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Lloyd Sealy Library
John Jay College of Criminal Justice

American History: The Great Depression: Worldwide

Guide for Library Research on The Great Depression

Indian Civil Disobedience Movement

Gandhi on the Salt March 1930

Gandhi on the Salt March 1930

Until the end of 1929 the policy of the Indian National Congress was not to seek independence from Britain but to become a member of the British Dominion. On December 31 1929 the Congress changed their policy and declared that they would seek independence. Following this declaration in 1930 Mahatma Gandhi marched 30,000 followers to the coast of India to manufacture salt and thus break the British government monopol on it. This march was a part of the Civil Disobedience Movement in which Gandhi advocated that a non-violent approach be taken to seeking independence. India would be partitioned between Hindu and Muslims in 1947 when the states of India and Pakistan were created. (A third country - Bangeladesh - would be created from Pakistan in 1971.)

Invasion of Manchuria 1931

Invasion of Manchuria 1931

Japanese Troops in Manchuria 1931

On September 19 1931 Imperial Japanese troops began their conquest of China by invading the region of Manchuria. They turned the region into a puppet state called Manchukuo and would be involved in attempting to conquer and subdue the rest of China until the end of World War Two.

Night of the Long Knives 1934

Night of the Long Knives 1934

Ernest Rohm

The Night of the Long Knives was a Nazi purge that occured in at the end of June 1934. Hitler moved to eliminate political enemies and to suppress the SA (Strumabteilung), the paramilitary Brownshirts led by Ernest Rohm, whose independence he and the German military high command feared. 

Maginot Line

Map of the Maginot Line

Map of the Maginot Line

The Maginot Line was a series of fortifications built by France on the border with Germany to prevent a German invasion in case of war. It was completely ineffective as the Germans simply went around it by invading Belgium just as they had done in 1914. The Maginot Line became a symbol of massive failure for the French.

Italy Invades Ethiopia

Italian Tanks in Ethiopia 1935

Italian Tanks in Ethiopia 1935 (Italy had 795 tanks and Ethiopia had just three.)


In 1935 Italy under the rule of Benito Mussolini invaded Ethiopia. Over the course of the conflict which lasted from 1935-1936 the Italian army overran its poorly armed and badly trained Ethiopian opponents, eventually conquering the country and turning it into an Italian colony. Ethiopia had appealed to the League of Nations for help but the League was unable to do anything especially since the major powers of the time were uninterested in getting involved. The Italian invasion highlighted to the world the complete helplessness and uselessness of the League of Nations.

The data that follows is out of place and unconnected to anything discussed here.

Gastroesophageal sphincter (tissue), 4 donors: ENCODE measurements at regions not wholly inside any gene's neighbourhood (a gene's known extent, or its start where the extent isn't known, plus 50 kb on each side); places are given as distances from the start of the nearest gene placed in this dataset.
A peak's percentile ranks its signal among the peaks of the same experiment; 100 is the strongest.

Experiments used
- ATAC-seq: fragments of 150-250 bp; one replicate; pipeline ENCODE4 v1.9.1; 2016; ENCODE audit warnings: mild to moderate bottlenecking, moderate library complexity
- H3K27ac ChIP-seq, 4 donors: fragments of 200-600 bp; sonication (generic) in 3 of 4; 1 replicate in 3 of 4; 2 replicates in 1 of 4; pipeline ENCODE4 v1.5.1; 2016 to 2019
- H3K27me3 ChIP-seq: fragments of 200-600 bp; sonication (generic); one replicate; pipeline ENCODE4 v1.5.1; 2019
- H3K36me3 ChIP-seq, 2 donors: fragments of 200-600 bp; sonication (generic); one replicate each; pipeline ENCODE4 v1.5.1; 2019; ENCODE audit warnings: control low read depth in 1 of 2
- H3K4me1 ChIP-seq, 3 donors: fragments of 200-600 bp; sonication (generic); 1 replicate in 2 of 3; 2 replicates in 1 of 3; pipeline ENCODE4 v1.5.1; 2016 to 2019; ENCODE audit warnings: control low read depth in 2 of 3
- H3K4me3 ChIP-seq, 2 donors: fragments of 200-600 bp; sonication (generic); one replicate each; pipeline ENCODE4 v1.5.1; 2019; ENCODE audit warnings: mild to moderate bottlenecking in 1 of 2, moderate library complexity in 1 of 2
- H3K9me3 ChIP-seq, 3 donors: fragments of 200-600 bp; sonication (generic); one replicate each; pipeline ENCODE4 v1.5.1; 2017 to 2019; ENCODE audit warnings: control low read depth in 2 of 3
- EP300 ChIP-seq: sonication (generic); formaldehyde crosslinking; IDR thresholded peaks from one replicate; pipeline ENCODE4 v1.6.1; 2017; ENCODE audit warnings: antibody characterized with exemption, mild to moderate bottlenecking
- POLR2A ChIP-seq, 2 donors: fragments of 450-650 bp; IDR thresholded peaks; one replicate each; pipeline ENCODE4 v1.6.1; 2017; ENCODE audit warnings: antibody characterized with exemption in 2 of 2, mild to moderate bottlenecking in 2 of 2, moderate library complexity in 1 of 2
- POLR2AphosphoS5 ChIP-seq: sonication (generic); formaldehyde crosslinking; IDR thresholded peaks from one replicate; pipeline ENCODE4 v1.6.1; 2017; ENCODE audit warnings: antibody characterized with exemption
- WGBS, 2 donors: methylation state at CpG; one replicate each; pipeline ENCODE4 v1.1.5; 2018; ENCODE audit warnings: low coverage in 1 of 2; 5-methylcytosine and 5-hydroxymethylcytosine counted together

Spanish Civil War 1936

Falling Soldier by Robert Cappa

Falling Soldier by Robert Cappa

The Spanish Civil War (1936-1939) split the country into Republican and Nationalist factions; the Republicans were supported by the Communists and the Nationalist faction were supported by the Fascist powers. The war was seen as an international cause and many foreign supporters flocked to fight there on one side or the other. The Germans and the Soviets each backed a side and the conflict became known ultimately as a proxy war where tactics and weapons that would be used in World War Two were tested.

Japanese Invasion of China 1937

Japanese Soldiers Occupy Shanghai 1937

Japanese Soldiers Occupy Shanghai 1937

Imperial Japan wanted to dominate China and especially have control over its ports and raw materials. In 1931 they detached Manchuria and created a puppet state from it. In 1937 they outright invaded mainland China, fighting battles in Shanghai and capturing the capital of Nanking. However they were unable to completely take over the country and by 1939 were in a stalemate with the Chinese forces. The Japanese invasion was marked by massive and widespread atrocities on the part of the Japanese against the Chinese, in particular against Chinese civilians.

Soviet Terror and Purge 1937-1938

Stalin Issues a Death Warrent 1930s

Stalin Issues a Death Warrent 1930s

Following the death of Lenin in 1924, Joseph Stalin maneuvered himself into power and became absolute dictator of the Soviet Union, a position he would hold until his death in 1953. The Great Terror refers to a campaign of political terror Stalin ran during the 1930s and in particular to the most intense period of it in 1937-1938. During the purge many of the old time Bolshevik elite and much of the army leadership was tortured, put before show trials and put to death.